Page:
## The Effect of Price Fluctuation

### 1. Fluctuations in the Price of Raw Materials, and their Direct Effects on the Rate of Profit

Its assumed, in this analysis, that the rate of surplus value remains constant. That way, it is only the effect of changes in price of the constant capital, on the rate of profit, that are isolated. Changes in those prices may result in more or less labour-power being employed, and so more or less surplus value being produced, whilst the rate stays the same. But, to isolate the effect of the price change on the rate of profit, even those effects should be discounted.

If the rate and amount of surplus value is held constant, then its obvious that any change in c brings about also a change in C (c+v), and, therefore, a change in the rate of profit, because p' = s/c+v. These effects on the rate of profit affect capital in all spheres, be it the production of fixed or circulating capital, means of production or consumption, the production of necessities or luxuries.

Under the heading of materials is included the auxiliary materials such as the lubricating oil for machines, and the gas and electric used for heating and lighting, as well as the raw material to be processed in the production of the end product. Such materials are also used in the production of machines, and so changes in their price affect the value of those machines. The more abundant these materials are, that are required for the construction and operation of machinery, the more it “presents itself here as a natural fertility of capital and is a factor determining the rate of profit irrespective of the high or low level of wages.” (p 106)

Because raw materials form a large part of the constant capital, any change in their price leads to a significant change in the rate of profit, though not in the rate or quantity of surplus value. The rate of profit changes not because the change in the price of the raw material causes the amount of profit to change, but because it causes the value of the advanced capital to change.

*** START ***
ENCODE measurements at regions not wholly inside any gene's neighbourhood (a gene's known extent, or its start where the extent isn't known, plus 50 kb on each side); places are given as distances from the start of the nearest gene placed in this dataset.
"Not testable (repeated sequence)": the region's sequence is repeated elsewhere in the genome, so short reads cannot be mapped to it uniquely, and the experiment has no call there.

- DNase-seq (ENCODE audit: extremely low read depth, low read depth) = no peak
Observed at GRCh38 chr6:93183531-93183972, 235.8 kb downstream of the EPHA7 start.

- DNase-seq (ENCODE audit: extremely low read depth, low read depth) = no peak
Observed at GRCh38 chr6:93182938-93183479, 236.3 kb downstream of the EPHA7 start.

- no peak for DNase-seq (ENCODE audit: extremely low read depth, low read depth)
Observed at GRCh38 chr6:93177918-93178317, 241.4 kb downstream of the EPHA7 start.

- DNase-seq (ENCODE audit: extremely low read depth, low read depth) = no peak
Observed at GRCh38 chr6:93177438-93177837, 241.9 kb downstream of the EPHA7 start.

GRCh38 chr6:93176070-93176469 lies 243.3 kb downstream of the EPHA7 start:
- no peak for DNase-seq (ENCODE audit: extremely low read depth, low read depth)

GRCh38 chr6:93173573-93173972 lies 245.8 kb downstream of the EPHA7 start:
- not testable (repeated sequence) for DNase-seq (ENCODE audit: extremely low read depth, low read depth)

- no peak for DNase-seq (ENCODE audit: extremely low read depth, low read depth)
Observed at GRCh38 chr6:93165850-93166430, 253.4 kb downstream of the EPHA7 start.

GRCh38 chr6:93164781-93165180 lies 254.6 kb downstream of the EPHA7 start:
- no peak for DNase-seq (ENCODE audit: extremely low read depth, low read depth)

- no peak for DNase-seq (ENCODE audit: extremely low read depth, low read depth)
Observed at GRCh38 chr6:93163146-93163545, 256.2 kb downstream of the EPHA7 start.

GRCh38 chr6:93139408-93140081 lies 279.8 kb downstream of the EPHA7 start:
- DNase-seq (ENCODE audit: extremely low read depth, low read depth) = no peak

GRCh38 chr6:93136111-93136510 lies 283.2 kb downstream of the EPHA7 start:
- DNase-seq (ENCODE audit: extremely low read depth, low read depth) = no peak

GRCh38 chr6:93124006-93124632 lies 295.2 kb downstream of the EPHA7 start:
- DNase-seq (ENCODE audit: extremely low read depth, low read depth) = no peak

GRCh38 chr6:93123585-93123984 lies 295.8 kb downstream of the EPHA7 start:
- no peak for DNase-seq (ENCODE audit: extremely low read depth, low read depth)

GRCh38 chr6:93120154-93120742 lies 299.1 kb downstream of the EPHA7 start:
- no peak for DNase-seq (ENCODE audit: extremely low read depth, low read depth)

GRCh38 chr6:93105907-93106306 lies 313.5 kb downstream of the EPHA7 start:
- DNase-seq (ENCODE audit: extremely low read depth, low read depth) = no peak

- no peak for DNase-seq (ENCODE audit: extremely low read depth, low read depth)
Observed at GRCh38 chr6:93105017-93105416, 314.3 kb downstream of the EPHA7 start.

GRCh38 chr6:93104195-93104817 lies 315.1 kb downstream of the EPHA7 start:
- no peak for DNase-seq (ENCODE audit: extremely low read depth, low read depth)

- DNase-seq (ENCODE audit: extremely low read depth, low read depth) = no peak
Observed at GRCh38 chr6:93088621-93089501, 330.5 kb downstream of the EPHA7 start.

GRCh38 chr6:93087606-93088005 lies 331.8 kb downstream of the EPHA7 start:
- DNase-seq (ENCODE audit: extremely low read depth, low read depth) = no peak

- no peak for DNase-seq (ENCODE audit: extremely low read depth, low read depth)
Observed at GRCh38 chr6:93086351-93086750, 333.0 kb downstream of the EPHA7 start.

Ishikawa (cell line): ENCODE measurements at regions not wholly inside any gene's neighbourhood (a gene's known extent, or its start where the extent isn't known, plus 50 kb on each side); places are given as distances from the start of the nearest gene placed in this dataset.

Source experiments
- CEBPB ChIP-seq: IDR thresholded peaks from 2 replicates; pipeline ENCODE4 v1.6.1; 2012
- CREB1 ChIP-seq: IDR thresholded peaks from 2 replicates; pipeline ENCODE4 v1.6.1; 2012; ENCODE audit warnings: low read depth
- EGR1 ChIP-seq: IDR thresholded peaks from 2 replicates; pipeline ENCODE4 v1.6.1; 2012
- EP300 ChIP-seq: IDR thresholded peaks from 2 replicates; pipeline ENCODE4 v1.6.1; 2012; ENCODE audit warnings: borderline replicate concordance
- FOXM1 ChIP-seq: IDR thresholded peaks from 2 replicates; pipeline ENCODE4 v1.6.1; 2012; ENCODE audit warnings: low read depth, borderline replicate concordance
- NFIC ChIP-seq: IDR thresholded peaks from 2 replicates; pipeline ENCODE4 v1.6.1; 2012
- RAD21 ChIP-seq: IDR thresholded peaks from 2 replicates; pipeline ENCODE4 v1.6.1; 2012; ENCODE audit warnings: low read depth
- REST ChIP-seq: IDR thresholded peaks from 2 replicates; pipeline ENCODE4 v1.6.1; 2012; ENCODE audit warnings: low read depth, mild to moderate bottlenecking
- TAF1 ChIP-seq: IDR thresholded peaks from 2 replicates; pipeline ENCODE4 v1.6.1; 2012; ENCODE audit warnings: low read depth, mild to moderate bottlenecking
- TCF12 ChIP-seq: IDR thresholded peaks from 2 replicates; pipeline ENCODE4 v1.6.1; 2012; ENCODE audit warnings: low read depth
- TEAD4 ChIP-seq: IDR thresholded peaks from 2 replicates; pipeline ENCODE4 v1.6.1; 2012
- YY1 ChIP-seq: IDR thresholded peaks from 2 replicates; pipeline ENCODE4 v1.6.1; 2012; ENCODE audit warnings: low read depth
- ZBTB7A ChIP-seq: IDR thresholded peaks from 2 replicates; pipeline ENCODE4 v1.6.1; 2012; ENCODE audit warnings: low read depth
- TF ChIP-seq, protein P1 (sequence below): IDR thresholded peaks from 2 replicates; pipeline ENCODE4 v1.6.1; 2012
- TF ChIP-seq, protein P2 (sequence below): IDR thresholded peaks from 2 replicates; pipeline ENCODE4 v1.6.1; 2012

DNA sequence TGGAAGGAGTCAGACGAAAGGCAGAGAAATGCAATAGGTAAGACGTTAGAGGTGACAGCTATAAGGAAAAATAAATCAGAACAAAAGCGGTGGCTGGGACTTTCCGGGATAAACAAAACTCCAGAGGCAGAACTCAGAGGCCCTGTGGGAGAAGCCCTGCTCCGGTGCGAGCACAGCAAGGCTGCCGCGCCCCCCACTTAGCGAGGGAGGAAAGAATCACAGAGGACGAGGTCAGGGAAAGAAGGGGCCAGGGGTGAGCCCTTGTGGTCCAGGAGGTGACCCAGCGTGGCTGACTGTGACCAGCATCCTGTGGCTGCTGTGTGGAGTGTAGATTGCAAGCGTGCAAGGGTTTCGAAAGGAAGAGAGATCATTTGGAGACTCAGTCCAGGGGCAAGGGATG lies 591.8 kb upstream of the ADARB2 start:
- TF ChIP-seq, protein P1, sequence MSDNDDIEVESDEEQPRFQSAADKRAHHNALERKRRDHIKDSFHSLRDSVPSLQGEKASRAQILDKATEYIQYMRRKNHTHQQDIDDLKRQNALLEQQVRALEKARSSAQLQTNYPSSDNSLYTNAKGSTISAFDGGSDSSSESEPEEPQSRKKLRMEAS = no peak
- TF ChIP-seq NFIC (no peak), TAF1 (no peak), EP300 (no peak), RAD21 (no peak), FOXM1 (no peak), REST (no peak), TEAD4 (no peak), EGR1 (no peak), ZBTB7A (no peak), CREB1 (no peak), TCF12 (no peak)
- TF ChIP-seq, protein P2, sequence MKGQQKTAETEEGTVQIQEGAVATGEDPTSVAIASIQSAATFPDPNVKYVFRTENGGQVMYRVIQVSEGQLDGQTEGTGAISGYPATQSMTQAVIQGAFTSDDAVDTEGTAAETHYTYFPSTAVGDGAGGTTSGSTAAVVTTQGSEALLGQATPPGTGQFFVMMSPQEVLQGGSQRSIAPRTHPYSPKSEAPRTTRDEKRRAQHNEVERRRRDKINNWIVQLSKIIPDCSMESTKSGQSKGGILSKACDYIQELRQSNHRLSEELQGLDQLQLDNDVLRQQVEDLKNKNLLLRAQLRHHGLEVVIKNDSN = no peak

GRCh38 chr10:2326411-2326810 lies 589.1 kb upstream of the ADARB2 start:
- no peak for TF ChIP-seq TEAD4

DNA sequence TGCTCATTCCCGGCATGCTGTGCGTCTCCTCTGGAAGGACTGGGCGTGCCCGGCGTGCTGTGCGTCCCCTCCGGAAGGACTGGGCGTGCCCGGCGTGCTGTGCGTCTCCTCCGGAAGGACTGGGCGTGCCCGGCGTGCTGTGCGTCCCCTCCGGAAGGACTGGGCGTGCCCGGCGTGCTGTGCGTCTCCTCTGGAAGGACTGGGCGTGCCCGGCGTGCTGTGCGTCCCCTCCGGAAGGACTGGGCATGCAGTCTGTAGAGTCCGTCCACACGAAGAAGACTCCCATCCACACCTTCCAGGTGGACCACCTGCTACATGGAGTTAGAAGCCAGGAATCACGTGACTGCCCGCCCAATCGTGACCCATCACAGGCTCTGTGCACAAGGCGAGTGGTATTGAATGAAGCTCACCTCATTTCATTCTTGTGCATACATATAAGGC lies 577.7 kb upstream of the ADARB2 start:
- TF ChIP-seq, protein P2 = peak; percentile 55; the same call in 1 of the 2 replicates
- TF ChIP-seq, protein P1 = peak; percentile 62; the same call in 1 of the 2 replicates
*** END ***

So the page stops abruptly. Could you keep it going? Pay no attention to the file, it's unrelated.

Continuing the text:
“Should the price of raw material fall by an amount = d, then s/C, or s/(c + v) becomes s/(C - d), or s/((c - d) + v). Thus, the rate of profit rises. Conversely, if the price of raw material rises, then s/C, or s/(c + v), becomes s/(C + d), or s/((c + d) + v), and the rate of profit falls. Other conditions being equal, the rate of profit, therefore, falls and rises inversely to the price of raw material.” (p 106)

A number of important practical conclusions can be drawn. Firstly, low prices of materials are important for industrial countries. Lower costs lead to lower prices, which will encourage higher levels of demand, which in turn means a greater volume of surplus value. But, lower prices also lead to a lower value of labour-power through the cheapening of wage goods. That means that relative surplus value rises. But, even setting aside these effects and holding the rate and quantity of surplus value constant, the reduction in the value of the constant capital, brings with it an increase in the rate of profit.

#### 1 comment:

Magpie said...

Boffy,

This is strictly off-topic, but I thought you might be interested, as you have already been visited by Keynesian missionaries evangelizing the heathens.

I am writing a light-hearted critique of Keynesianism. It's not an scholarly work and I am no scholar. It's aimed at the general public.

But, if it were to add nothing, at least the posts are short and perhaps you may laugh at my jokes.

This is the trailer:
http://aussiemagpie.blogspot.com.au/2015/05/coming-attractions.html

And this is the list of posts already published:
http://aussiemagpie.blogspot.com.au/search/label/Confidence%20Fairy

Cheers.